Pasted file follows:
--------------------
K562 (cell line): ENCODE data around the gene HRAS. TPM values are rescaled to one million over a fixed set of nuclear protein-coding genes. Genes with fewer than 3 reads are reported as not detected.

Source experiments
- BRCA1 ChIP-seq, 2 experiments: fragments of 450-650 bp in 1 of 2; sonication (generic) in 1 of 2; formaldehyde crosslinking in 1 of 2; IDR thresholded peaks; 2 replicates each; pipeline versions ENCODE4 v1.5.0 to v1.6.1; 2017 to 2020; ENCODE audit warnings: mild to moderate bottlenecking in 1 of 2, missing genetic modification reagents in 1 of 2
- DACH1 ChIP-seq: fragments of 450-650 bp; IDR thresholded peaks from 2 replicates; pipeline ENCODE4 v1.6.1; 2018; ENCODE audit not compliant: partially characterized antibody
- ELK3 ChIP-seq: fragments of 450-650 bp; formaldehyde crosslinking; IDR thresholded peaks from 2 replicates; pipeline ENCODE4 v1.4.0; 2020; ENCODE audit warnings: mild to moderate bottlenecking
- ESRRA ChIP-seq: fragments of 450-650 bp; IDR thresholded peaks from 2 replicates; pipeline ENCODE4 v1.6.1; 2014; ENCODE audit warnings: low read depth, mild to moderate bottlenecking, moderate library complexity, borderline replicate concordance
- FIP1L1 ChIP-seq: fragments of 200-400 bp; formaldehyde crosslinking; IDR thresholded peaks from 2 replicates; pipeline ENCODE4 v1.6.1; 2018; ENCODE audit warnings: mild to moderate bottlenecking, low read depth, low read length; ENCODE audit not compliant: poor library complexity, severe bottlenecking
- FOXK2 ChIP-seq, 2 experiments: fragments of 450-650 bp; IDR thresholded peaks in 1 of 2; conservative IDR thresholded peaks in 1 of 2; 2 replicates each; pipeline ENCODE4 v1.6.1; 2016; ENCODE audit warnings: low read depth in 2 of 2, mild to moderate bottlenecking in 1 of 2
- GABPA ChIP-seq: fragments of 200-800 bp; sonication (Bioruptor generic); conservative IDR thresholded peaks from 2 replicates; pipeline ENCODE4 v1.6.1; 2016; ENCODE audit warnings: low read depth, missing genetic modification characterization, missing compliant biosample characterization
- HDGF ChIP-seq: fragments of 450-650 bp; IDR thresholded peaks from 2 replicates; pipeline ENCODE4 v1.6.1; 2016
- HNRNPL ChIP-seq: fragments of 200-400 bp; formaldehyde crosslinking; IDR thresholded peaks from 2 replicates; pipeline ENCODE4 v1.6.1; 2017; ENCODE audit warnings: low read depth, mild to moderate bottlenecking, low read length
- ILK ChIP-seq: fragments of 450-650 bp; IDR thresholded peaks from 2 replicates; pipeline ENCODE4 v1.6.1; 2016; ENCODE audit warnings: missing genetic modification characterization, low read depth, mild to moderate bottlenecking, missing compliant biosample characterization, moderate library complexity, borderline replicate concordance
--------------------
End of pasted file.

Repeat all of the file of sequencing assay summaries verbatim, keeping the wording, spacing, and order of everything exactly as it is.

K562 (cell line): ENCODE data around the gene HRAS. TPM values are rescaled to one million over a fixed set of nuclear protein-coding genes. Genes with fewer than 3 reads are reported as not detected.

Source experiments
- BRCA1 ChIP-seq, 2 experiments: fragments of 450-650 bp in 1 of 2; sonication (generic) in 1 of 2; formaldehyde crosslinking in 1 of 2; IDR thresholded peaks; 2 replicates each; pipeline versions ENCODE4 v1.5.0 to v1.6.1; 2017 to 2020; ENCODE audit warnings: mild to moderate bottlenecking in 1 of 2, missing genetic modification reagents in 1 of 2
- DACH1 ChIP-seq: fragments of 450-650 bp; IDR thresholded peaks from 2 replicates; pipeline ENCODE4 v1.6.1; 2018; ENCODE audit not compliant: partially characterized antibody
- ELK3 ChIP-seq: fragments of 450-650 bp; formaldehyde crosslinking; IDR thresholded peaks from 2 replicates; pipeline ENCODE4 v1.4.0; 2020; ENCODE audit warnings: mild to moderate bottlenecking
- ESRRA ChIP-seq: fragments of 450-650 bp; IDR thresholded peaks from 2 replicates; pipeline ENCODE4 v1.6.1; 2014; ENCODE audit warnings: low read depth, mild to moderate bottlenecking, moderate library complexity, borderline replicate concordance
- FIP1L1 ChIP-seq: fragments of 200-400 bp; formaldehyde crosslinking; IDR thresholded peaks from 2 replicates; pipeline ENCODE4 v1.6.1; 2018; ENCODE audit warnings: mild to moderate bottlenecking, low read depth, low read length; ENCODE audit not compliant: poor library complexity, severe bottlenecking
- FOXK2 ChIP-seq, 2 experiments: fragments of 450-650 bp; IDR thresholded peaks in 1 of 2; conservative IDR thresholded peaks in 1 of 2; 2 replicates each; pipeline ENCODE4 v1.6.1; 2016; ENCODE audit warnings: low read depth in 2 of 2, mild to moderate bottlenecking in 1 of 2
- GABPA ChIP-seq: fragments of 200-800 bp; sonication (Bioruptor generic); conservative IDR thresholded peaks from 2 replicates; pipeline ENCODE4 v1.6.1; 2016; ENCODE audit warnings: low read depth, missing genetic modification characterization, missing compliant biosample characterization
- HDGF ChIP-seq: fragments of 450-650 bp; IDR thresholded peaks from 2 replicates; pipeline ENCODE4 v1.6.1; 2016
- HNRNPL ChIP-seq: fragments of 200-400 bp; formaldehyde crosslinking; IDR thresholded peaks from 2 replicates; pipeline ENCODE4 v1.6.1; 2017; ENCODE audit warnings: low read depth, mild to moderate bottlenecking, low read length
- ILK ChIP-seq: fragments of 450-650 bp; IDR thresholded peaks from 2 replicates; pipeline ENCODE4 v1.6.1; 2016; ENCODE audit warnings: missing genetic modification characterization, low read depth, mild to moderate bottlenecking, missing compliant biosample characterization, moderate library complexity, borderline replicate concordance